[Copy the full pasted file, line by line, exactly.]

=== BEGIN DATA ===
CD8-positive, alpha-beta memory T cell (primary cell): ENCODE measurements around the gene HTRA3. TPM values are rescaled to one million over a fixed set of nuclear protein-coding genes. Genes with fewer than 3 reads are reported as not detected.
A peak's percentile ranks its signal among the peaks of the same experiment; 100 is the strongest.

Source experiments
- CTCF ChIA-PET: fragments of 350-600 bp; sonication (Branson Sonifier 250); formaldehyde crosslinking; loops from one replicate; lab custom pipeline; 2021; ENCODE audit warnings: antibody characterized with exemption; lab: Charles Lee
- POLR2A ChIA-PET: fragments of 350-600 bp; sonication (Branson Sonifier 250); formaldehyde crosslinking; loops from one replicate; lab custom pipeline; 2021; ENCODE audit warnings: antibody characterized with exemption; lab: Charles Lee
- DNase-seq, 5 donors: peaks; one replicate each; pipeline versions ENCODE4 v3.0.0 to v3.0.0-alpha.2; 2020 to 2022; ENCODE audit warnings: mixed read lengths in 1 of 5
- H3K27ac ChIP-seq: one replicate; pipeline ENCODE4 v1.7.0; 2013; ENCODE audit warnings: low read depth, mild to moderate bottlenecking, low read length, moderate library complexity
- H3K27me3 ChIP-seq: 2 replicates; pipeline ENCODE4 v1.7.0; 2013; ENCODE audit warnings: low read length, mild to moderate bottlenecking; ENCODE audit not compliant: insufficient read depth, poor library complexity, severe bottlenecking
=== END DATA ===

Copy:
CD8-positive, alpha-beta memory T cell (primary cell): ENCODE measurements around the gene HTRA3. TPM values are rescaled to one million over a fixed set of nuclear protein-coding genes. Genes with fewer than 3 reads are reported as not detected.
A peak's percentile ranks its signal among the peaks of the same experiment; 100 is the strongest.

Source experiments
- CTCF ChIA-PET: fragments of 350-600 bp; sonication (Branson Sonifier 250); formaldehyde crosslinking; loops from one replicate; lab custom pipeline; 2021; ENCODE audit warnings: antibody characterized with exemption; lab: Charles Lee
- POLR2A ChIA-PET: fragments of 350-600 bp; sonication (Branson Sonifier 250); formaldehyde crosslinking; loops from one replicate; lab custom pipeline; 2021; ENCODE audit warnings: antibody characterized with exemption; lab: Charles Lee
- DNase-seq, 5 donors: peaks; one replicate each; pipeline versions ENCODE4 v3.0.0 to v3.0.0-alpha.2; 2020 to 2022; ENCODE audit warnings: mixed read lengths in 1 of 5
- H3K27ac ChIP-seq: one replicate; pipeline ENCODE4 v1.7.0; 2013; ENCODE audit warnings: low read depth, mild to moderate bottlenecking, low read length, moderate library complexity
- H3K27me3 ChIP-seq: 2 replicates; pipeline ENCODE4 v1.7.0; 2013; ENCODE audit warnings: low read length, mild to moderate bottlenecking; ENCODE audit not compliant: insufficient read depth, poor library complexity, severe bottlenecking